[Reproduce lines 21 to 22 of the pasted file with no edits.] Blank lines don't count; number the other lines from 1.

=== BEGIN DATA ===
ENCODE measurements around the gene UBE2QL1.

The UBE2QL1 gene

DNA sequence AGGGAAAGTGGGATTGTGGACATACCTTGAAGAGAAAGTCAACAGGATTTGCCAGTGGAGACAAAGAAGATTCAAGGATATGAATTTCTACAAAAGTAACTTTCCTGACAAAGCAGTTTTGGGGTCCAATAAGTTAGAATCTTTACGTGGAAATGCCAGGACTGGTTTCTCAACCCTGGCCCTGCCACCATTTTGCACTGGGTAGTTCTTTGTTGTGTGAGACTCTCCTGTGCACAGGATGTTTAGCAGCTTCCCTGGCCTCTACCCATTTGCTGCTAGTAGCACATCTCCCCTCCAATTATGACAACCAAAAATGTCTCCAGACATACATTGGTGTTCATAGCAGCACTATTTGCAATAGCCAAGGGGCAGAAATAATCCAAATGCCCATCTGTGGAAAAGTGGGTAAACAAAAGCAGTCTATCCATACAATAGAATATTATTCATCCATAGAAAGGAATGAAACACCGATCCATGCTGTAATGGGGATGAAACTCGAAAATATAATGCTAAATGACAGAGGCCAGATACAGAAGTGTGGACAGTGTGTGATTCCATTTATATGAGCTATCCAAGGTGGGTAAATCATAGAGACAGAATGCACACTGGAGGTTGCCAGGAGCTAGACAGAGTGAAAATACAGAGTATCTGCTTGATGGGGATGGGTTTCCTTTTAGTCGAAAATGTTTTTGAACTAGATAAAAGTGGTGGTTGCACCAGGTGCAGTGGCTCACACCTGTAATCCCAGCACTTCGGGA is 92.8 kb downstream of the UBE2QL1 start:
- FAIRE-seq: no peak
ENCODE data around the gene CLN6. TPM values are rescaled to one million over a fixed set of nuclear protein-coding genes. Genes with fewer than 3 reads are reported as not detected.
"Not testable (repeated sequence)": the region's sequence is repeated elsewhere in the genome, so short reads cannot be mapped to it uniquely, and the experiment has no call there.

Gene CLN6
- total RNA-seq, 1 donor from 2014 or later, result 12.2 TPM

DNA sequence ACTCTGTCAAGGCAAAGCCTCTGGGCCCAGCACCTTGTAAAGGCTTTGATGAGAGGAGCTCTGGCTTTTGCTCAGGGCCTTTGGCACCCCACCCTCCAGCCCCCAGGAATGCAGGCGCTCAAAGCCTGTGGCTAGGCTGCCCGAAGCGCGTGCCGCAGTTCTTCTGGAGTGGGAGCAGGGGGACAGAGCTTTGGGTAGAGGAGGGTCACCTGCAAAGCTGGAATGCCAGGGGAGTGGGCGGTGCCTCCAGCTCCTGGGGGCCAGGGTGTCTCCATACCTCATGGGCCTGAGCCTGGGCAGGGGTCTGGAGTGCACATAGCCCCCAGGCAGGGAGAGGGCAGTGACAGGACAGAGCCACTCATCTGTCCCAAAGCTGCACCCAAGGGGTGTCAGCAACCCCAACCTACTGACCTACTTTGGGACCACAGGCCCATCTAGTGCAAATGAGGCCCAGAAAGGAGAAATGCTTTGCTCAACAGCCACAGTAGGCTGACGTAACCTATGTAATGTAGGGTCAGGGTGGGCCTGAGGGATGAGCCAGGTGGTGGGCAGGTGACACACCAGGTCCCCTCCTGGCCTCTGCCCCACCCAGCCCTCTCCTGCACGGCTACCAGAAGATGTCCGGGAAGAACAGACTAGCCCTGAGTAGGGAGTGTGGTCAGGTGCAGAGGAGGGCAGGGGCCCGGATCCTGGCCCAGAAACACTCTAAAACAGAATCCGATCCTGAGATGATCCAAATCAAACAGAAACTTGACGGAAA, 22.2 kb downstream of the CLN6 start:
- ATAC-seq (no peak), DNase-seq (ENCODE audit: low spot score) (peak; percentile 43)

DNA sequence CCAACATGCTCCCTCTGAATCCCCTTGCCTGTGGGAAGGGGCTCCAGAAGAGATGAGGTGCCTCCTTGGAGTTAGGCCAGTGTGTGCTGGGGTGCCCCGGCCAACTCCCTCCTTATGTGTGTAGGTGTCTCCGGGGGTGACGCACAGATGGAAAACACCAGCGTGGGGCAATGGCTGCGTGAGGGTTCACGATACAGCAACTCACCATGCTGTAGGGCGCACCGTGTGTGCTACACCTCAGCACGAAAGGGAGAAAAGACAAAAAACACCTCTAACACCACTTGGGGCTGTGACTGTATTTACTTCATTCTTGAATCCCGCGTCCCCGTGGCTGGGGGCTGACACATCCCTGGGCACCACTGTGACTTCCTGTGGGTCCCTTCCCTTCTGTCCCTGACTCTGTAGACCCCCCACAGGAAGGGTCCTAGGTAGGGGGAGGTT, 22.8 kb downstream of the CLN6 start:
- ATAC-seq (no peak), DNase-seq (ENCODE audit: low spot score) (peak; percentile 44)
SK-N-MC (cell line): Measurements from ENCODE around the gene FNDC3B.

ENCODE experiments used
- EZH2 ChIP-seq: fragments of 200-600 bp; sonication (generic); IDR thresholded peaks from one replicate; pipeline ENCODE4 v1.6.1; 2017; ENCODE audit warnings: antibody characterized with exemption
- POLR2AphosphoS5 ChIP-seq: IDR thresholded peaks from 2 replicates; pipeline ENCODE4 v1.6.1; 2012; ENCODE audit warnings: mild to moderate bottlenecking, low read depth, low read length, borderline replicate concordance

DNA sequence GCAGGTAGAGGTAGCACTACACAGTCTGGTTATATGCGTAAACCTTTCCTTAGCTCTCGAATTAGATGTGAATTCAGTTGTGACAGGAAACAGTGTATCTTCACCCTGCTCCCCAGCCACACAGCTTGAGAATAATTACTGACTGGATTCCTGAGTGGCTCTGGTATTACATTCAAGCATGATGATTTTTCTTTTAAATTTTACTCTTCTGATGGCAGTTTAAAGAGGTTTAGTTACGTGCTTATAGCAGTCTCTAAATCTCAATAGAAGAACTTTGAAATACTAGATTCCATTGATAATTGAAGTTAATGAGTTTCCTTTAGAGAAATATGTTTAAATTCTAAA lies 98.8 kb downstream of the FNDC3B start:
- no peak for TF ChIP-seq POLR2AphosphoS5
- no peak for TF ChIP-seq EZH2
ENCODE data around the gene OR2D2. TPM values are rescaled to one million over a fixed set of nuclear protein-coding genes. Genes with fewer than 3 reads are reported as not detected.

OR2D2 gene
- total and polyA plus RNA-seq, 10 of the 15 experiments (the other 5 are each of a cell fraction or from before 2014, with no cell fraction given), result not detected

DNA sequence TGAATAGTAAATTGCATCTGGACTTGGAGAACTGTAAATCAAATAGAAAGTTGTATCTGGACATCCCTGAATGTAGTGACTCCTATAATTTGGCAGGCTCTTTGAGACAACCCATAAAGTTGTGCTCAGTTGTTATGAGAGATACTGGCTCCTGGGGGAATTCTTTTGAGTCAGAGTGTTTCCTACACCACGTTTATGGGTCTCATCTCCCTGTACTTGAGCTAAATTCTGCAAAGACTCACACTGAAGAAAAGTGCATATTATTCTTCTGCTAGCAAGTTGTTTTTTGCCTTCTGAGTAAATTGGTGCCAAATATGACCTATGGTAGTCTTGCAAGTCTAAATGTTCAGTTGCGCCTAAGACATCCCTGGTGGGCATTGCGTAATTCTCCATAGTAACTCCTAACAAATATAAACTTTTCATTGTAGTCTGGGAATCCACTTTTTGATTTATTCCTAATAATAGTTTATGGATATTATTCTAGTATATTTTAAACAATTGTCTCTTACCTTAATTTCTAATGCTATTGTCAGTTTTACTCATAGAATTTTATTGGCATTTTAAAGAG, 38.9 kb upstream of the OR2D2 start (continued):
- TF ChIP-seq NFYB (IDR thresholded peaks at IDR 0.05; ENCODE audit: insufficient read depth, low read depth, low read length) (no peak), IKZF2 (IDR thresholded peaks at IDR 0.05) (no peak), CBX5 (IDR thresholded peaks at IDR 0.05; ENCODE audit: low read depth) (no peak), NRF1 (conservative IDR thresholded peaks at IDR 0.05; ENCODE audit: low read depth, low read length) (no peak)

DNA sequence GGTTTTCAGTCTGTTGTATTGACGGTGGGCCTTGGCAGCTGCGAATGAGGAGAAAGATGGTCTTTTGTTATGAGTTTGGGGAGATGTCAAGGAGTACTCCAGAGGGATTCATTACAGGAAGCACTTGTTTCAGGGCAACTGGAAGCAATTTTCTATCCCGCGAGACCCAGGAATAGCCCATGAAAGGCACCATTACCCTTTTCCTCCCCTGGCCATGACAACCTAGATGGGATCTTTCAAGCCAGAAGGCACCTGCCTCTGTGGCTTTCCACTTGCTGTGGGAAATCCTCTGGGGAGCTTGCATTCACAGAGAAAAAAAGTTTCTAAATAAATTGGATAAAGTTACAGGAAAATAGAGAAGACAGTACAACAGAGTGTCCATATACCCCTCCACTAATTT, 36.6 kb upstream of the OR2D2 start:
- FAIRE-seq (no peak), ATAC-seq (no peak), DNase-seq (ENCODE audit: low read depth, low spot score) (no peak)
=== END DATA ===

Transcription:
OR2D2 gene
- total and polyA plus RNA-seq, 10 of the 15 experiments (the other 5 are each of a cell fraction or from before 2014, with no cell fraction given), result not detected